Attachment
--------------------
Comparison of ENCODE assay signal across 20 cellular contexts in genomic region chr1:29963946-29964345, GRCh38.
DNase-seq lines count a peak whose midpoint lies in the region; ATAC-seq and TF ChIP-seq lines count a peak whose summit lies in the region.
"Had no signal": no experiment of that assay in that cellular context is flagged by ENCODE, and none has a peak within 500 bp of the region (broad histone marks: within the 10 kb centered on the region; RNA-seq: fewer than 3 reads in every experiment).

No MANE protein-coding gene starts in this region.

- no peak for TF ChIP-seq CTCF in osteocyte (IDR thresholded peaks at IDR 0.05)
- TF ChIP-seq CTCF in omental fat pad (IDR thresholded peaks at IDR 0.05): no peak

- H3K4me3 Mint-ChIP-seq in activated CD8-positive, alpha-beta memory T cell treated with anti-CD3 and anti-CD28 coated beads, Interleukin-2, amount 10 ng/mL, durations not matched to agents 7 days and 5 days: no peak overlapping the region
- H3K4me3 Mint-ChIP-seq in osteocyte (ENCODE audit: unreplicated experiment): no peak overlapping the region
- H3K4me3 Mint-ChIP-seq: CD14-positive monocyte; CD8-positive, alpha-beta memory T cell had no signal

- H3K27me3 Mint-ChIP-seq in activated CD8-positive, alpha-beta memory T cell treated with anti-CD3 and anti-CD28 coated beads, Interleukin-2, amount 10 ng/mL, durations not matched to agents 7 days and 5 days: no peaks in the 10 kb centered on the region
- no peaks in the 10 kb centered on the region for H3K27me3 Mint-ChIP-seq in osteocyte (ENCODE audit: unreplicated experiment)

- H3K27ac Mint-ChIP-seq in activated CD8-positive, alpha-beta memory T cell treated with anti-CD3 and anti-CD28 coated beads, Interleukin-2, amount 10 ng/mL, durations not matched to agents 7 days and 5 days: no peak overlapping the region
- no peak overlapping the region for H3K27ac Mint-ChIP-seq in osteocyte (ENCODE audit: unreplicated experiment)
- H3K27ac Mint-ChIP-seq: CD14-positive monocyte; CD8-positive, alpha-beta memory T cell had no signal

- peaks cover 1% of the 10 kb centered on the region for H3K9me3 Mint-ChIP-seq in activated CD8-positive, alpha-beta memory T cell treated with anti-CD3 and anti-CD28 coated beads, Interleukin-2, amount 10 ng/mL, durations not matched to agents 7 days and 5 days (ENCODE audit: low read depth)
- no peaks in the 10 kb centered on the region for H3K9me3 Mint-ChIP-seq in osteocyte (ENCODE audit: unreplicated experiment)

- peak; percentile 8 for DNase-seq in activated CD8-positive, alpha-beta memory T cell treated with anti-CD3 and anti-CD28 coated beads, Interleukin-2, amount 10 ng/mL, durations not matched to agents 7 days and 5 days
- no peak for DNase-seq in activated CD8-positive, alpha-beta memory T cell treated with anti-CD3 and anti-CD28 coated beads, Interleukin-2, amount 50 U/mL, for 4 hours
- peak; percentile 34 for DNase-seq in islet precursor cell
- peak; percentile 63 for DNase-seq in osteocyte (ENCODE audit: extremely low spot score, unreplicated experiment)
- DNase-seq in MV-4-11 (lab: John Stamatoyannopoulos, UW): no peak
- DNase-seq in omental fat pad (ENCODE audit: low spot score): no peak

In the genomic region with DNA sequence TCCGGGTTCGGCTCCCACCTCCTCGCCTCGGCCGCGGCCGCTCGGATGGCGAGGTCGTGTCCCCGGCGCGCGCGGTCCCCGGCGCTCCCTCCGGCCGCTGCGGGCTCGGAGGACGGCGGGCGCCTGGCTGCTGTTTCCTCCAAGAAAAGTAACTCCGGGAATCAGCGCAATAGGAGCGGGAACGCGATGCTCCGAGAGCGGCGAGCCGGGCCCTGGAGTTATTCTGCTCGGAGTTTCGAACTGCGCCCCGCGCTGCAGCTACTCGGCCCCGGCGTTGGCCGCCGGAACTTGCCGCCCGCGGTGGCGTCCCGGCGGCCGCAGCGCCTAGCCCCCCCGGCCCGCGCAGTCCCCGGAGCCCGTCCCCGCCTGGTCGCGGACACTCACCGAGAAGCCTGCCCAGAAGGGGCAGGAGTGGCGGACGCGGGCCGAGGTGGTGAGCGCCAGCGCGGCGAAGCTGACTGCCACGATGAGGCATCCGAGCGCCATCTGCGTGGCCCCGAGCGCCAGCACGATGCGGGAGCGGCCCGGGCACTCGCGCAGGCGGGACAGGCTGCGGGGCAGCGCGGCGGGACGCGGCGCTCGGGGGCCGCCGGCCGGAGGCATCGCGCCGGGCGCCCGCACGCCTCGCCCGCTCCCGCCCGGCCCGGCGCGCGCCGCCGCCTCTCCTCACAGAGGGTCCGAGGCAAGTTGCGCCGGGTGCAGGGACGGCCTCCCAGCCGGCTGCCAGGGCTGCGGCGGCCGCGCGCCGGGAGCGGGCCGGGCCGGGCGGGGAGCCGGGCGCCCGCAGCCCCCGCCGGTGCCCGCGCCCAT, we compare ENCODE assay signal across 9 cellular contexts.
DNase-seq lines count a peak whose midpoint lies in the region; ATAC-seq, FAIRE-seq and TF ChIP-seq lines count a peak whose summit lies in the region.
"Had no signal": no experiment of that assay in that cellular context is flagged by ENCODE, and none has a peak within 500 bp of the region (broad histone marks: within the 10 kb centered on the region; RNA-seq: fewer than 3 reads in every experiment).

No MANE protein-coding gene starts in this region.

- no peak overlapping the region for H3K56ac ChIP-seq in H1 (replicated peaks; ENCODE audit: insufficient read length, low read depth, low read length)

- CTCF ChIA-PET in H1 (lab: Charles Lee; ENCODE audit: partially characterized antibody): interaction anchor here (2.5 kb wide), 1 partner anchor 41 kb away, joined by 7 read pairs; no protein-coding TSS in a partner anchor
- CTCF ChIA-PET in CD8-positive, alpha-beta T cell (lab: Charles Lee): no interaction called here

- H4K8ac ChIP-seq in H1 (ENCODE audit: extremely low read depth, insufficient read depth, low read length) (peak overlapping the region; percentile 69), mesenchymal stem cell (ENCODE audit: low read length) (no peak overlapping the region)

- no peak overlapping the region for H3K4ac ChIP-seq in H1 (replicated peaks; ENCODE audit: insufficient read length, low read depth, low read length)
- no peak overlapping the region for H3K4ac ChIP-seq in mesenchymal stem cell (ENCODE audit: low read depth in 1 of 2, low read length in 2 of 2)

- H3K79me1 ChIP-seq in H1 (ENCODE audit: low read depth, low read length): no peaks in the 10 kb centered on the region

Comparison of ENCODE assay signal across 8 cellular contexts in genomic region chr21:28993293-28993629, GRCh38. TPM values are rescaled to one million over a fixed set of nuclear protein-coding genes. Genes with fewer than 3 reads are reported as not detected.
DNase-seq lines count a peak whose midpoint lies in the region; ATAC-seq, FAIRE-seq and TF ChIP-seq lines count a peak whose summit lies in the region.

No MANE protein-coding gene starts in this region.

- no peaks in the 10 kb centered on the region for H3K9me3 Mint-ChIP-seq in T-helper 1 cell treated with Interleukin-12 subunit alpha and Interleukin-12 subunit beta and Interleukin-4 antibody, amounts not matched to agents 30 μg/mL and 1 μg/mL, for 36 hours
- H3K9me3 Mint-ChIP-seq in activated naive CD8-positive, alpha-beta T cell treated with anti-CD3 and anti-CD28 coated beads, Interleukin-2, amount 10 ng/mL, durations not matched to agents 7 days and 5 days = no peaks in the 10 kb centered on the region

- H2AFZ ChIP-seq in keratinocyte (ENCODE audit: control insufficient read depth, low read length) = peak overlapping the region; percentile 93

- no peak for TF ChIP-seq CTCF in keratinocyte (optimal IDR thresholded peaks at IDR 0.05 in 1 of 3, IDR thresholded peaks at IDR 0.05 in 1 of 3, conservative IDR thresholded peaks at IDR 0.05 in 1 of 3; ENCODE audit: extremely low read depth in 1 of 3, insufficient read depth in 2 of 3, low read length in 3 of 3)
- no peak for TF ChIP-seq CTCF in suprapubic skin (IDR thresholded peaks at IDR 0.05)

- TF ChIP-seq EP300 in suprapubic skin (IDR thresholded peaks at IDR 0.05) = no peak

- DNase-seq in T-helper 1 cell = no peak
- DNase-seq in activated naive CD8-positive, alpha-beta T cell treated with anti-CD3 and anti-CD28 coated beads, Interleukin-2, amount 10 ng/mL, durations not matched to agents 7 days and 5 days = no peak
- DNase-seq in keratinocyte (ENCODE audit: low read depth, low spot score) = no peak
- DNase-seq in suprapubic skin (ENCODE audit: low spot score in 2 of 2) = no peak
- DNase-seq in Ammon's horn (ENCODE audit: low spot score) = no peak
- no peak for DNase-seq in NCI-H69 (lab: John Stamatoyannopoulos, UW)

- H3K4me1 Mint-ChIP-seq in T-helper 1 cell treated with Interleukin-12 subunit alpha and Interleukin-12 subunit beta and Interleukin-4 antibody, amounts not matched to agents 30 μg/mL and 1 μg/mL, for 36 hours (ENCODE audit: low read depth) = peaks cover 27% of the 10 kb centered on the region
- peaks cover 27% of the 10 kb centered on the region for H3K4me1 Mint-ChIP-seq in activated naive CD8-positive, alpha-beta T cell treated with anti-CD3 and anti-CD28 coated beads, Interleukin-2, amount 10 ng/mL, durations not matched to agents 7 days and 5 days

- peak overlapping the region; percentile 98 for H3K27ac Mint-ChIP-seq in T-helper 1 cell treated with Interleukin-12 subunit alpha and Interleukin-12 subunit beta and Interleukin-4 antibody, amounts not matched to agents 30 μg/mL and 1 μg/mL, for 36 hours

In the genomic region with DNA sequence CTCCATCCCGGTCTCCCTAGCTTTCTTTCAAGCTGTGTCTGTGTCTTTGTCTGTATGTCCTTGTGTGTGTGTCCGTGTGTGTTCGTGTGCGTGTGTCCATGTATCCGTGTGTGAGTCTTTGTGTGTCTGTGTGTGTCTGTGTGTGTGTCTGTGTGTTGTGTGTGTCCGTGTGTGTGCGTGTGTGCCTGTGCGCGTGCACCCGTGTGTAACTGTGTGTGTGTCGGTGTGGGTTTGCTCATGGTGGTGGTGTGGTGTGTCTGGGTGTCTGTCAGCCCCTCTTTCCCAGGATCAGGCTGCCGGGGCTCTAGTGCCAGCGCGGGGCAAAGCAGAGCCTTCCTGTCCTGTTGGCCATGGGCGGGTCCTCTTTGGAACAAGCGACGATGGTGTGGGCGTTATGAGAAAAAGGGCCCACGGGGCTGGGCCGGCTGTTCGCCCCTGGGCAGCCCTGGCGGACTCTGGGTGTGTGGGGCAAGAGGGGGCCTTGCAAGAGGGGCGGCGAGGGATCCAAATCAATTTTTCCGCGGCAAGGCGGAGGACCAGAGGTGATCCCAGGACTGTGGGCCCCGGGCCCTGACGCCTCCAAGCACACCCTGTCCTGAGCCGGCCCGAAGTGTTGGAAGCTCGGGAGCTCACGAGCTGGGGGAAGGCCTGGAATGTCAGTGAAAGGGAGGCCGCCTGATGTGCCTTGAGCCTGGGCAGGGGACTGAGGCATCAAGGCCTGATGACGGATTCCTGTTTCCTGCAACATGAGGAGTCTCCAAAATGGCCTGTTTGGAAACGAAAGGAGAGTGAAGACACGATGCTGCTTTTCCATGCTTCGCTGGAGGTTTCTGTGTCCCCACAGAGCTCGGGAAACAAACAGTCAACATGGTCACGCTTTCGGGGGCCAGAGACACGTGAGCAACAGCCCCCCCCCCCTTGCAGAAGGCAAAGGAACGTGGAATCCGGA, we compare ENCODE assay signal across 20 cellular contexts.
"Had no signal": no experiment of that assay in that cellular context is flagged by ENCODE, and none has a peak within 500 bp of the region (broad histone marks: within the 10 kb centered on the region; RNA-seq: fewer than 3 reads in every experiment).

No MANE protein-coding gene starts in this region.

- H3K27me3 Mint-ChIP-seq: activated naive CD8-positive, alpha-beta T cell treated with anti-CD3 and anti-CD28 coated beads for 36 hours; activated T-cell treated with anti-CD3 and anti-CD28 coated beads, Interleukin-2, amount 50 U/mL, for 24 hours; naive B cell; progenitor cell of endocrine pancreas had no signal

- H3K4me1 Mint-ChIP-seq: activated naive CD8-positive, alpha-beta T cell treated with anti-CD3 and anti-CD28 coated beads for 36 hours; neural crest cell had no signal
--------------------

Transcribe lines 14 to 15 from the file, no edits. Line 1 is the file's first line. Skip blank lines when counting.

- H3K27ac Mint-ChIP-seq: CD14-positive monocyte; CD8-positive, alpha-beta memory T cell had no signal

- peaks cover 1% of the 10 kb centered on the region for H3K9me3 Mint-ChIP-seq in activated CD8-positive, alpha-beta memory T cell treated with anti-CD3 and anti-CD28 coated beads, Interleukin-2, amount 10 ng/mL, durations not matched to agents 7 days and 5 days (ENCODE audit: low read depth)